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Dublin: 13 °C Wednesday 16 October, 2019
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This July was the hottest month ever recorded and 2019 is set to be among warmest years

Searing heatwaves saw records tumble across Europe last month.

Image: PA Wire/PA Images

JULY WAS THE hottest month across the globe ever measured, and 2019 is on track to be one of the warmest years, according to data released today by the European Union’s Earth observation network. 

Searing heatwaves saw records tumble across Europe last month, with unusually high temperatures around the Arctic Circle as well.   

Wildfires unprecedented in scope and intensity burned in Siberia and Alaska, releasing more than 100 million tonnes of CO2 into the atmosphere across June and July. 

At the same time, Greenland’s ice sheet shed massive amounts of melted ice daily, totalling nearly 200 billion tonnes in July alone, according to the Danish Meteorological Institute. 

“While July is usually the warmest month of the year for the globe, according to our data it also was the warmest month recorded globally, by a very small margin,” Jean-Noel Thepaut, head of the EU’s Copernicus Climate Change Service, said in a statement.

“With continued greenhouse gas emissions and the resulting impact on global temperatures, records will continue to be broken in the future.”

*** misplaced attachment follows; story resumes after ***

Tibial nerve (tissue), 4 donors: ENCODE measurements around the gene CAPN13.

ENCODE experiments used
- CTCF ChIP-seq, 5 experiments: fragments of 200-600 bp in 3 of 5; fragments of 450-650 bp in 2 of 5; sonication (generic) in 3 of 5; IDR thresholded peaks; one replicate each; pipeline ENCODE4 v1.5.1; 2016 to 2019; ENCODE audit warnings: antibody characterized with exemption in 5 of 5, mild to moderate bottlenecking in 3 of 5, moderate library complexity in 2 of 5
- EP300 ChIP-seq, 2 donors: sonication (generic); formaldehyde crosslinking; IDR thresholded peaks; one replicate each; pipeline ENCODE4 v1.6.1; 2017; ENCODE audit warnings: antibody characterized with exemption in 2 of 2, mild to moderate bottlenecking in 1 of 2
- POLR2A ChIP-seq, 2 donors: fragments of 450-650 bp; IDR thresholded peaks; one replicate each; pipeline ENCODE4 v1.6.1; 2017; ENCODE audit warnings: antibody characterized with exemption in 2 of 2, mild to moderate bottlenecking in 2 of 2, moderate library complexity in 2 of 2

Compared with the 1981-2010 period, average July temperatures this year rose highest in Alaska, Greenland, Siberia, central Asia, Iran and large swathes of Antarctica. Africa and Australia were also well above average.

Globally, July 2019 was marginally warmer — by 0.04 degrees Celsius (0.072 Fahrenheit) — than the previous record-hot month, July 2016.

‘Not science fiction’

 The new record is all the more notable because the 2016 record followed a strong El Nino, which boosts average global temperatures beyond the impact of global warming alone.

El Ninos are naturally occurring weather events triggered by periodic warming — every three to seven years — in the eastern Pacific Ocean. 

“July has rewritten climate history, with dozens of new temperature records at local, national and global levels,” World Meteorological Organization (WMO) Secretary-General Petteri Taalas said in a statement a few days ago.

Global warming, he added, was clearly to blame. 

“This is not science fiction,” he said. “It is the reality of climate change.”

Every month so far in 2019 ranks among the four warmest on record for the month in question, with June being the hottest June measured, the Copernicus team said in a press release.

Accurate temperature records extend into the 19th century, starting around 1880.

The Copernicus service is the first of the world’s major satellite-based climate monitoring networks to report average July temperatures.

With reporting by - © AFP 2019

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